“Moral expectations and aspirations are determined *not by normative knowledge, legislation and regulations prescribing protocols and practices*,  but rather an unbounded awareness of the connectedness of all things…..All things are interconnected to the point where modernity/colonial conceptions of being, knowledge, morality, politics and economy become infused, inseparable and simultaneous. In this context, object/subject dichotomies become redundant, only subject-subject relationships remains: I am the river, and the river is me.”

(Ahenakaw et al., 2014)

The tendency for some scholars and other commentators to regard local people as squanderers rather than preservers of common resources was articulated by Garrett Hardin (1968) in his book: “Tragedy of the Commons”. Hardin refers to the tendency of people who have access to a *common shared resource*, a resource which is not specifically and personally their own, to squander it rather than preserve and improve it (Hardin, 1968). Eventually, this public resource is destroyed and lost to all. An example of this phenomenon is familiar to landlords. People who rent tend to abuse their accommodations in ways owners would not, because they don’t see a personal advantage to caretaking. After all, they reason that the cost of maintenance and upgrades are borne by the landlord (they forget that they pay for that cost in their rent).


An interesting dynamic in examining the informal sector is that most of the operations in local communities is predicated on informal networks and knowledge. The informal sector is therefore a lens for understanding of urban resource governance of all common resources including water. It is about the social organization of water supply and the ways in which local people use local knowledge to manage common resources. It is also about stakeholder conflict in the informal sector.

  1. Hardin, not so fast

*”Governing the commons”* was Elinor Ostrom’s response to Garrett Hardin’s *Tragedy of the Conmons*.

She posits that even though this could happen, it is very rare and *local people* do organize to manage the commons very well.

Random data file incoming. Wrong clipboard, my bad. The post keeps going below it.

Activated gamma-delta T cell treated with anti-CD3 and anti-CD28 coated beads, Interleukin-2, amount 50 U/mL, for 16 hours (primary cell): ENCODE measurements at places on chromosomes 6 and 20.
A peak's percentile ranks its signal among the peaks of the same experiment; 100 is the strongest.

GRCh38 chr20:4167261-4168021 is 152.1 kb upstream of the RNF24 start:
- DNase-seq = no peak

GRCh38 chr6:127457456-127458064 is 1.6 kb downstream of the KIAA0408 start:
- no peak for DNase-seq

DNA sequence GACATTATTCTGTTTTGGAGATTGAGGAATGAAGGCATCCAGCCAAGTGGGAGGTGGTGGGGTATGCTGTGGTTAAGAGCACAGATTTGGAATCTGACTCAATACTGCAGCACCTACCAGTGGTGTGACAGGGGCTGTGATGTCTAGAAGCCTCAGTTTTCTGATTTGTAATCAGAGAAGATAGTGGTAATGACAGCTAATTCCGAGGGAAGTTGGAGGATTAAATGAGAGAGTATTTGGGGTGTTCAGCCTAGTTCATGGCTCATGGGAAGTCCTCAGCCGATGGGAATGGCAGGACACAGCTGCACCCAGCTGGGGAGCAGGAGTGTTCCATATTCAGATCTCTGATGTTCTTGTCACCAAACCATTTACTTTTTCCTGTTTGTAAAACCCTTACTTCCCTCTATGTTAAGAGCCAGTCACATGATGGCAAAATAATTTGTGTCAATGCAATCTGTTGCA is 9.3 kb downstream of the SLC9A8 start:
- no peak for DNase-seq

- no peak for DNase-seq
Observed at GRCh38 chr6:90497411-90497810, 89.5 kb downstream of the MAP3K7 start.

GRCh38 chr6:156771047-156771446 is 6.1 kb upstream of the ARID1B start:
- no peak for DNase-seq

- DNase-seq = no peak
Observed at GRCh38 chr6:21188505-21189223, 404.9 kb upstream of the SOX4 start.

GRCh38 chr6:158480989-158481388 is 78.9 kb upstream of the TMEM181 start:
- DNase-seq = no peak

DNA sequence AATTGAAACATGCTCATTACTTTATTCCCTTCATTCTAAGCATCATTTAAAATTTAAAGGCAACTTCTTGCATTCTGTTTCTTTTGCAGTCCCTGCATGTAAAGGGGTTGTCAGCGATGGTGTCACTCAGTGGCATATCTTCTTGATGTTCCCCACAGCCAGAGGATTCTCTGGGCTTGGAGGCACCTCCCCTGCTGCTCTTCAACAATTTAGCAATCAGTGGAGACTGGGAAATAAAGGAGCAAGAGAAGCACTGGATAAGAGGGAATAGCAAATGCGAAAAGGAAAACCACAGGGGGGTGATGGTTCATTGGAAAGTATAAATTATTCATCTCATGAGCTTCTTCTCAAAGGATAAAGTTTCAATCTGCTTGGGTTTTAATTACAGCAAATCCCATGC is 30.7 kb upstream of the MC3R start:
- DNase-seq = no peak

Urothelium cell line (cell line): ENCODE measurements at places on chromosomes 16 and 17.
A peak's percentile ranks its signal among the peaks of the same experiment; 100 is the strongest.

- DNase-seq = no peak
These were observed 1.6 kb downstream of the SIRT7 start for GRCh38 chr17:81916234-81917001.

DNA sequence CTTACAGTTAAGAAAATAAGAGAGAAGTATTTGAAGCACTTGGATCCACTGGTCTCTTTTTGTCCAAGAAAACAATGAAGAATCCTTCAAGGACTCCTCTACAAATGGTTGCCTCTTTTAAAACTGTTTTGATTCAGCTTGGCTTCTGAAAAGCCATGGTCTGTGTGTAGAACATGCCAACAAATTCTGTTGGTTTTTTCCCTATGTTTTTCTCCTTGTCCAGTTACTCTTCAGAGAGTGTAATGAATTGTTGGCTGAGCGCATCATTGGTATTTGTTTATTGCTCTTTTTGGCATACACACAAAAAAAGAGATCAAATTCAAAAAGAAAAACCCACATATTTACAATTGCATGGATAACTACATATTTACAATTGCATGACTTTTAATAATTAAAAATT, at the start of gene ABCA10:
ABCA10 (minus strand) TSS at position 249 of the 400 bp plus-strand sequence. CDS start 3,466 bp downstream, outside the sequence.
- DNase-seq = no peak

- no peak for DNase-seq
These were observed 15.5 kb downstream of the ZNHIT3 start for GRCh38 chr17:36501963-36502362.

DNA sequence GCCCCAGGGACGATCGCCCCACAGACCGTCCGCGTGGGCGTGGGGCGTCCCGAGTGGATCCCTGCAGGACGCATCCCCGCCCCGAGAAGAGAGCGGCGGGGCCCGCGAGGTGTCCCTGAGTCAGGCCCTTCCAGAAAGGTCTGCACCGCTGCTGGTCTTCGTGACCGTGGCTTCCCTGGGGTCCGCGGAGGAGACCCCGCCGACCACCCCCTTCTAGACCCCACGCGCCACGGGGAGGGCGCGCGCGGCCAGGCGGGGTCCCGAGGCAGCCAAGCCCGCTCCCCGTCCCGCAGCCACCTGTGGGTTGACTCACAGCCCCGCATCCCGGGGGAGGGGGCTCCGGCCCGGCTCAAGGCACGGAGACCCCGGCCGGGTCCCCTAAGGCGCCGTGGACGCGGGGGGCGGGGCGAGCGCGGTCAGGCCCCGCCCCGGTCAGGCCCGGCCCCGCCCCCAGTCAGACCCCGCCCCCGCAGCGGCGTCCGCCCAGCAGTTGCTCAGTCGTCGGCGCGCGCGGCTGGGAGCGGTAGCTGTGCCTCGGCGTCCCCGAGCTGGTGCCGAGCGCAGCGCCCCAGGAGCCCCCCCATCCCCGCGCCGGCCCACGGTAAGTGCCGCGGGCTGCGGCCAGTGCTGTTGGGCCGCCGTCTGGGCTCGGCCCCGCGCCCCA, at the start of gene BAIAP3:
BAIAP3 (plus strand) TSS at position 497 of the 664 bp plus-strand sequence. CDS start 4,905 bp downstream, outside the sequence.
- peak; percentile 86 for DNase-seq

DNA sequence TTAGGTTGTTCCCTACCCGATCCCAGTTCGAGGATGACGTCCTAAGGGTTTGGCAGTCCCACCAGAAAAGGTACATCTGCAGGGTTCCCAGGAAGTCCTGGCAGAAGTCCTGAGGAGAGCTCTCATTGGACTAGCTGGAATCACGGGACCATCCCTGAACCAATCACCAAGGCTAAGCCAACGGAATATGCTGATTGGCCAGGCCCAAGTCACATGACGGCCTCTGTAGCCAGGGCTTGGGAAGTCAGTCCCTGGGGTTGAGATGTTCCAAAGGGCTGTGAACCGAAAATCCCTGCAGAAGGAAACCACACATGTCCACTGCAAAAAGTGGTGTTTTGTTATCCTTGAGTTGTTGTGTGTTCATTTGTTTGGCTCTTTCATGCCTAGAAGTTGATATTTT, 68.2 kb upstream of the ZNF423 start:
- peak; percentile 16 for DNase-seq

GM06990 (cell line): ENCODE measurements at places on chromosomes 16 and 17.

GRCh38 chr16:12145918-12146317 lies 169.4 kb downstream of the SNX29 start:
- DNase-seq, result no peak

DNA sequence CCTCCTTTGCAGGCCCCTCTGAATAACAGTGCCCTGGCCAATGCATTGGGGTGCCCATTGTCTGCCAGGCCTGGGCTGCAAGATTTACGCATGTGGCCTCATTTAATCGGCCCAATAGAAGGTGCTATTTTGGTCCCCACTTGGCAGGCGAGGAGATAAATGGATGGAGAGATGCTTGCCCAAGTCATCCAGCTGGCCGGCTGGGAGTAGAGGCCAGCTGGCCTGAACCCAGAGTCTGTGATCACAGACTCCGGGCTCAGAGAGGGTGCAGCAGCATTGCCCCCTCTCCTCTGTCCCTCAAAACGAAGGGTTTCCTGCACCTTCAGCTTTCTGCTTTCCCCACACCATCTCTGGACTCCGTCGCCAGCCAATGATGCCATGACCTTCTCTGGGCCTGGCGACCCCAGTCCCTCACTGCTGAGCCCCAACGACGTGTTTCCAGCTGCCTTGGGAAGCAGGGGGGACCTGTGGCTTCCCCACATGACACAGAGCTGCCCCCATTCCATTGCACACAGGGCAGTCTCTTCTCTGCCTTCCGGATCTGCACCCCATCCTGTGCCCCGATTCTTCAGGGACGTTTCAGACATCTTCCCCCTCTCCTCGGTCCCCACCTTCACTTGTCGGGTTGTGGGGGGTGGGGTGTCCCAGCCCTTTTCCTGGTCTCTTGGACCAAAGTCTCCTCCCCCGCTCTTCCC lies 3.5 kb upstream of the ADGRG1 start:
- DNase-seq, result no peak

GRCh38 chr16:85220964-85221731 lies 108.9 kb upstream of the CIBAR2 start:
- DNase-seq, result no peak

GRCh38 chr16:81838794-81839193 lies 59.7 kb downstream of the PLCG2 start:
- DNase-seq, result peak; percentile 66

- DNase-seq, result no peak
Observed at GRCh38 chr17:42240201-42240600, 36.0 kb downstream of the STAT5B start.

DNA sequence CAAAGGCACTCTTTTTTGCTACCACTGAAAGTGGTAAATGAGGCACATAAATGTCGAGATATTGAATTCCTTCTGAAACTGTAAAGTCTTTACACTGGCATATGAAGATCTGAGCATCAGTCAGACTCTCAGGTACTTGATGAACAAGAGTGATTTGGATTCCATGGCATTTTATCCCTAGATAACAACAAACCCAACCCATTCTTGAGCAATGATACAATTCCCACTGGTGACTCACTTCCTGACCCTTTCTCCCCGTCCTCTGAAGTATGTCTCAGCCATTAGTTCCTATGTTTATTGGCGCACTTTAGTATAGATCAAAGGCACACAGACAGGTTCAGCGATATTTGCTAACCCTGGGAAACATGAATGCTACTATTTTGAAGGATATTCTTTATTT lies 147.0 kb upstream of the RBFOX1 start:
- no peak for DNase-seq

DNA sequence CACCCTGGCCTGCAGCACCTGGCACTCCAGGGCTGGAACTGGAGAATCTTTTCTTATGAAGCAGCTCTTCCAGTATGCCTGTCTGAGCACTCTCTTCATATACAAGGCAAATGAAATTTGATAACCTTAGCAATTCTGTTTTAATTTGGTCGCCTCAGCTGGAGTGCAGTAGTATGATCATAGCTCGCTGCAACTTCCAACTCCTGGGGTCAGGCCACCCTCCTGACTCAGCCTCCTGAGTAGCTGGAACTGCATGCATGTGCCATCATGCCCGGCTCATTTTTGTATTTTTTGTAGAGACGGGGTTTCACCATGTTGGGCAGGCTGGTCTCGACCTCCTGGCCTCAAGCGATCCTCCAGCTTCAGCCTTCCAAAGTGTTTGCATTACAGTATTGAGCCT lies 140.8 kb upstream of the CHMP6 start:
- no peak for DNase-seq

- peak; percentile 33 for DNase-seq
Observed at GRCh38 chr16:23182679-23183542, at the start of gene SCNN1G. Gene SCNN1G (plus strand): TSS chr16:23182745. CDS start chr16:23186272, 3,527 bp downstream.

It is true that in history common resource systems have been known to collapse due to overuse (e.g. over fishing, overexploitation of forests, etc.), but many examples exist where members of a community with access to a common resource cooperate or regulate to exploit those resources prudently without collapse.

Elinor Ostrom was awarded the Nobel Prize in economics for demonstrating this concept in her book *Governing the Commons* which included examples of how local communities were able to do this without top-down regulations.

  1. Local people also have knowledge, but it may not be ‘formal’:

Ostrom was essentially referring to *the informal ways in which local people organize to use community resources based in their own social norms*.

In the 21st century, you do find organizations dedicated to protecting common assets, and people who have dedicated their lives to such goals. These organizations have ‘formalized’ local knowledge in the west, and use them as their main principles for ‘managing’ environments. For example:

*Greenpeace is dedicated to preserving the life of the oceans, especially whales.*

*The Sierra Club tries to protect forests. National parks are developed for the express purpose of making those resources available to the public in a manner which preserves and protects them.*

In general we can say that common shared resources represent a cost for upkeep that is born indirectly by everyone who has access to that resource, and that a wise user will take care of it. As the saying goes for nature enthusiasts, “Pack out what you pack in.”

  1. Pay attention to local knowledge:

It is therefore imperative to pay particular attention to local traditional knowledge when dealing with local people in issues of resource access, use and governance.

To be continued……